Access over 20 million homework & study documents
search

UCL The Crisis of Science without Civilization Analysis

Content type

User Generated

Subject

Philosophy

School

University College London

Type

Other

Rating

Showing Page:
1/39
1
Can Humanity Learn to become Civilized?
The Crisis of Science without Civilization
(Published in Journal of Applied Philosophy 17, 2000, 29-44.)
Nicholas Maxwell
Emeritus Reader in Philosophy of Science at University College
London
Email: nicholas.maxwell@ucl.ac.uk
Website: http://www.nick-maxwell.demon.co.uk
Abstract
Two great problems of learning confront humanity: learning
about the nature of the universe and our place in it, and
learning how to become civilized. The first problem was
solved, in essence, in the 17th century, with the creation of
modern science. But the second problem has not yet been
solved. Solving the first problem without also solving the
second puts us in a situation of great danger. All our current
global problems have arisen as a result. What we need to do,
in response to this unprecedented crisis, is learn from our
solution to the first problem how to solve the second. This
was the basic idea of the 18th century Enlightenment.
Unfortunately, in carrying out this programme, the
Enlightenment made three blunders, and it is this defective
version of the Enlightenment programme that we have
institutionalized in 20th century academic inquiry. In order
to solve the second great problem of learning we need to
correct the three blunders of the traditional Enlightenment.
This involves changing the nature of social inquiry, so that
social science becomes social methodology or social philosophy,

Sign up to view the full document!

lock_open Sign Up
Showing Page:
2/39
2
concerned to help us build into social life the progress-
achieving methods of aim-oriented rationality, arrived at by
generalizing the progress-achieving methods of science. It
also involves, more generally, bringing about a revolution in
the nature of academic inquiry as a whole, so that it takes up
its proper task of helping humanity learn how to become wiser
by increasingly cooperatively rational means. The scientific
task of improving knowledge and understanding of nature becomes
a part of the broader task of improving global wisdom.
--------------
Humanity faces two great problems of learning: learning
about the nature of the universe and our place in it, and
learning how to become civilized.
The first problem was cracked, in essence, in the 17th
century, with the birth of modern science. A method was
discovered for progressively improving knowledge and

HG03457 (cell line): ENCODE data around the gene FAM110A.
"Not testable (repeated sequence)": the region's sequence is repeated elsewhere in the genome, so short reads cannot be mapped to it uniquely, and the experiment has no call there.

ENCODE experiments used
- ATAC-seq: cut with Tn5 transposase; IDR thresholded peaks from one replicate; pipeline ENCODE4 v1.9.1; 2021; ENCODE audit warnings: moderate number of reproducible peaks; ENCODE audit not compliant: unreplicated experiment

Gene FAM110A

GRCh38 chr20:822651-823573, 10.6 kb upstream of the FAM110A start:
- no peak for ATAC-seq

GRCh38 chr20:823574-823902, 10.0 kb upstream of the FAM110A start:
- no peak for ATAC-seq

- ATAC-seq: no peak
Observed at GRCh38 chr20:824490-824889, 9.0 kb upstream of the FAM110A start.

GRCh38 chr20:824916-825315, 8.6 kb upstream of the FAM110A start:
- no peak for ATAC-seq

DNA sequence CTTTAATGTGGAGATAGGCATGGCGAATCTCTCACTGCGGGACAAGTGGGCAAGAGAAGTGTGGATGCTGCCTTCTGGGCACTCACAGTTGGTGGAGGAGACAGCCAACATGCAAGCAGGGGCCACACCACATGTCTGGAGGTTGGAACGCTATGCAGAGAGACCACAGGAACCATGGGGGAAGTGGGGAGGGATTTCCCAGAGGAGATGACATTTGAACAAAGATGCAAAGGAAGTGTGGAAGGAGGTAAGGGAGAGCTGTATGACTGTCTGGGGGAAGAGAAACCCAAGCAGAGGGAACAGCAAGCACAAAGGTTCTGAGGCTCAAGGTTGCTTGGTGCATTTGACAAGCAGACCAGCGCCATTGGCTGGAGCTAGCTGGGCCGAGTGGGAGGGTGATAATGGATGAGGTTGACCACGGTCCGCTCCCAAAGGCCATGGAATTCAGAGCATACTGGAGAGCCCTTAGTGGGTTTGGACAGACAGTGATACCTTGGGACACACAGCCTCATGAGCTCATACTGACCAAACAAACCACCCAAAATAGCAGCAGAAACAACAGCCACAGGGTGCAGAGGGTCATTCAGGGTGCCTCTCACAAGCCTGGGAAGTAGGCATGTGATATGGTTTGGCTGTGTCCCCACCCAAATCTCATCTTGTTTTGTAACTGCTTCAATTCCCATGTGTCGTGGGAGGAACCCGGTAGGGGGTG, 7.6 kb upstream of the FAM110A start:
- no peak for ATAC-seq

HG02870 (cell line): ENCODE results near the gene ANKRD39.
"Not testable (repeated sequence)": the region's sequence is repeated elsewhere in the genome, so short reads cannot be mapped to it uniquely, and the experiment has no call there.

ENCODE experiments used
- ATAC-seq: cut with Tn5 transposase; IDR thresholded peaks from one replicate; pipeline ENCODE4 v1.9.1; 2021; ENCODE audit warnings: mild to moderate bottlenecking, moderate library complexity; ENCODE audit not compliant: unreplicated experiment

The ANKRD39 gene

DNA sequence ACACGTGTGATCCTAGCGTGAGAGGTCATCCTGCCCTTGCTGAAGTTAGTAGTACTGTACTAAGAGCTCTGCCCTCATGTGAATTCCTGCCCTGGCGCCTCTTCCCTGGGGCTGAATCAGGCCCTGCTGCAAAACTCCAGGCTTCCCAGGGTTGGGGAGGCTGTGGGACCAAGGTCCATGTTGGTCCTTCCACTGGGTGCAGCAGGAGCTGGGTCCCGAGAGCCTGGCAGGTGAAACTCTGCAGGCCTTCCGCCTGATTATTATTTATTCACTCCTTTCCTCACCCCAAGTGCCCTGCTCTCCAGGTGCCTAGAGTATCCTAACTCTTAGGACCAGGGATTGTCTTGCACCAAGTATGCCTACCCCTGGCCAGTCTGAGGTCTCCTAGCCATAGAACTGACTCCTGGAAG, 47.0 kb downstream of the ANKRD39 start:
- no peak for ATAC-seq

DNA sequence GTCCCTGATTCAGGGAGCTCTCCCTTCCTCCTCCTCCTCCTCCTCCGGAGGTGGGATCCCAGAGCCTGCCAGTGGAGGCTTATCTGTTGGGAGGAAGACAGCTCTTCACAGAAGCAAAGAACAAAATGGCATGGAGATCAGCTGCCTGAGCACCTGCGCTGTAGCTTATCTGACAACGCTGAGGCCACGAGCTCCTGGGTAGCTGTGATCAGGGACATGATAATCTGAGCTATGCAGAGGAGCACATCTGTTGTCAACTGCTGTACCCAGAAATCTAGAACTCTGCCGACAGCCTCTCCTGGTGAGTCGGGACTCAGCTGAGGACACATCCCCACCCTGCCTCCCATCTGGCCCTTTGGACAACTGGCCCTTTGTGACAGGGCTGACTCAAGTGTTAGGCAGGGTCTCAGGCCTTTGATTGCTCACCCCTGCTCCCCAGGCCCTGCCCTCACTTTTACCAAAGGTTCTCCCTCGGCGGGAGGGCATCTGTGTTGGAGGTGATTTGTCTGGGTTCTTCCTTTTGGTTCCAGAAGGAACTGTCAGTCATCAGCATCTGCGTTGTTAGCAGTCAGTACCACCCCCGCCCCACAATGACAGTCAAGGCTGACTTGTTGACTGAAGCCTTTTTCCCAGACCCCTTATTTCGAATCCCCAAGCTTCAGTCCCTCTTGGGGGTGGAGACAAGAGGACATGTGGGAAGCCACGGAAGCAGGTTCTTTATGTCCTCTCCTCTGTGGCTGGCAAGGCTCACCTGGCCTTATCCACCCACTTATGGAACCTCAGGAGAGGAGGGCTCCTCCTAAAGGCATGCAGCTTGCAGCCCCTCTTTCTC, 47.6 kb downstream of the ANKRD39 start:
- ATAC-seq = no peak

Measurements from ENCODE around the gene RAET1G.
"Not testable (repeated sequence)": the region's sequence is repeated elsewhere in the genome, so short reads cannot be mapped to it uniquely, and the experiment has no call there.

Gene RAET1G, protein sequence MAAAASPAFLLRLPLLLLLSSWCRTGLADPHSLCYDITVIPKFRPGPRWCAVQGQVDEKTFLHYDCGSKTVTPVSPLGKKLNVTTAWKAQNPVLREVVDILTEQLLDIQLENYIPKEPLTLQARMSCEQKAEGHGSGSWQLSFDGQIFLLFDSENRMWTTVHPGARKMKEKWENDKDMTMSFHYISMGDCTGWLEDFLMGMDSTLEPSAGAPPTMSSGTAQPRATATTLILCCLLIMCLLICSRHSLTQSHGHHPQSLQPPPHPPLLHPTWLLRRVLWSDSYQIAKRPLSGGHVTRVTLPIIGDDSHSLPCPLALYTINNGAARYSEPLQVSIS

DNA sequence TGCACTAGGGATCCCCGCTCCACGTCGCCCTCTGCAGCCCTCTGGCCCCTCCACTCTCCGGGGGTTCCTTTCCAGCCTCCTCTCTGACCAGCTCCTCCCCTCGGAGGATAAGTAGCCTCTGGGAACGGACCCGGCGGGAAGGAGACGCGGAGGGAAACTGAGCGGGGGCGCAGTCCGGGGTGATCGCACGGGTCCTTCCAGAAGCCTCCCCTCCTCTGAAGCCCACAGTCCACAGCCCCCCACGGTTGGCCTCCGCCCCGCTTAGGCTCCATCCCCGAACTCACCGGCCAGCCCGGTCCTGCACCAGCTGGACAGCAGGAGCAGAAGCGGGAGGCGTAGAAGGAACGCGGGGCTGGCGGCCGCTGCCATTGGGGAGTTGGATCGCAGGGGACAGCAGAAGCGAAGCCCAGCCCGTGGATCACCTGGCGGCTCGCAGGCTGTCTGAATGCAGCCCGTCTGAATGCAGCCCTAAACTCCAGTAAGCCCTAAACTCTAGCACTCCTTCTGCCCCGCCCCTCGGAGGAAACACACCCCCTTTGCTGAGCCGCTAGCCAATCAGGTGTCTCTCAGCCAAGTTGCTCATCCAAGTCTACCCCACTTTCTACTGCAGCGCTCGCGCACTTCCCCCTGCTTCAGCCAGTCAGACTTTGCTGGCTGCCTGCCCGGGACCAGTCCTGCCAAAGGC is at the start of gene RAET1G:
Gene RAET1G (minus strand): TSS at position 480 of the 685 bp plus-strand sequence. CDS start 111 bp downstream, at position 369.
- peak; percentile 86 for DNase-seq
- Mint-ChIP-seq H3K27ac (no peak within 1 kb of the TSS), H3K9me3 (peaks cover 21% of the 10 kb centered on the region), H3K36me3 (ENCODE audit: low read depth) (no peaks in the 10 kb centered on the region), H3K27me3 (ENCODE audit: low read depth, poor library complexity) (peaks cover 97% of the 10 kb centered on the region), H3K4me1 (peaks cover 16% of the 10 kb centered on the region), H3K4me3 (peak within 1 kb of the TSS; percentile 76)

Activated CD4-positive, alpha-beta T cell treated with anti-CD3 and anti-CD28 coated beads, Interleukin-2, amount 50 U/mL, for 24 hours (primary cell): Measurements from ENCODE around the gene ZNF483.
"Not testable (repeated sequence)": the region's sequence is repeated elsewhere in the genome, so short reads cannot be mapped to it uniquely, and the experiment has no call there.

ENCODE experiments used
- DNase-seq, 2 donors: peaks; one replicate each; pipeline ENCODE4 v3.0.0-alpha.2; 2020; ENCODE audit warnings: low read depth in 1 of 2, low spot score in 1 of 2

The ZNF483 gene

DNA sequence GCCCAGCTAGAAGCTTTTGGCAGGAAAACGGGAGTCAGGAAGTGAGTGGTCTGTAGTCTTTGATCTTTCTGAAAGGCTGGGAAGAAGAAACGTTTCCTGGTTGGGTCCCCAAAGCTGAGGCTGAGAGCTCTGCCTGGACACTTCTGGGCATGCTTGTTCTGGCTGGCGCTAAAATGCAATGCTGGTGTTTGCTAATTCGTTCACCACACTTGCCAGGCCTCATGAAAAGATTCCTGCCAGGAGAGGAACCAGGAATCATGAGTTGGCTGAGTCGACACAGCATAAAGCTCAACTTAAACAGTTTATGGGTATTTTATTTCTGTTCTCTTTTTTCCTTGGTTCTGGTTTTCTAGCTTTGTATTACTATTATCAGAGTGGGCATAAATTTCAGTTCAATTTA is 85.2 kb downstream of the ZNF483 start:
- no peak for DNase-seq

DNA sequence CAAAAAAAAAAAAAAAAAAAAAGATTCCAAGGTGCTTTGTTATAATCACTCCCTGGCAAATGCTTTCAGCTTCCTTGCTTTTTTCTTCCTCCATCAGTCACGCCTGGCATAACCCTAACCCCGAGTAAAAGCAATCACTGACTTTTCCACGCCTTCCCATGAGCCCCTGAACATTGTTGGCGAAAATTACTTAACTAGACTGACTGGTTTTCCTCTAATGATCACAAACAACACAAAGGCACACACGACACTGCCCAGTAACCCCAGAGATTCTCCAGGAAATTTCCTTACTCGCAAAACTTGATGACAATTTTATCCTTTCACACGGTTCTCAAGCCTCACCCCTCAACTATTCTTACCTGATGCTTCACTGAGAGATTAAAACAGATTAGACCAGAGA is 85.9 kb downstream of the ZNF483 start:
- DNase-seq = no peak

understanding of the natural world, the famous empirical method
of science. There is of course much that we still do not know
and understand, three or four centuries after the birth of
modern science; nevertheless, during this time, science has
immensely increased our knowledge and understanding, at an ever
accelerating rate. And with this unprecedented increase in
scientific knowledge and understanding has come a cascade of
technological discoveries and developments which have
transformed the human condition [1]. It is this that has made
the modern world possible, so different in a multitude of ways

Sign up to view the full document!

lock_open Sign Up
Showing Page:
3/39

Sign up to view the full document!

lock_open Sign Up

Unformatted Attachment Preview

Can Humanity Learn to become Civilized? The Crisis of Science without Civilization (Published in Journal of Applied Philosophy 17, 2000, 29-44.) Nicholas Maxwell Emeritus Reader in Philosophy of Science at University College London Email: nicholas.maxwell@ucl.ac.uk Website: http://www.nick-maxwell.demon.co.uk Abstract Two great problems of learning confront humanity: learning about the nature of the universe and our place in it, and learning how to become civilized. The first problem was solved, in essence, in the 17th century, with the creation of modern science. solved. But the second problem has not yet been Solving the first problem without also solving the second puts us in a situation of great danger. global problems have arisen as a result. All our current What we need to do, in response to this unprecedented crisis, is learn from our solution to the first problem how to solve the second. This was the basic idea of the 18th century Enlightenment. Unfortunately, in carrying out this programme, the Enlightenment made three blunders, and it is this defective version of the Enlightenment programme that we have institutionalized in 20th century academic inquiry. In order to solve the second great problem of learning we need to correct the three blunders of the traditional Enlightenment. This involves changing the nature of social inquiry, so that social science becomes social methodology or social philosophy, 1 concerned to help us build into social life the ...
Purchase document to see full attachment
User generated content is uploaded by users for the purposes of learning and should be used following Studypool's honor code & terms of service.

Anonymous
Really helped me to better understand my coursework. Super recommended.

Studypool
4.7
Trustpilot
4.5
Sitejabber
4.4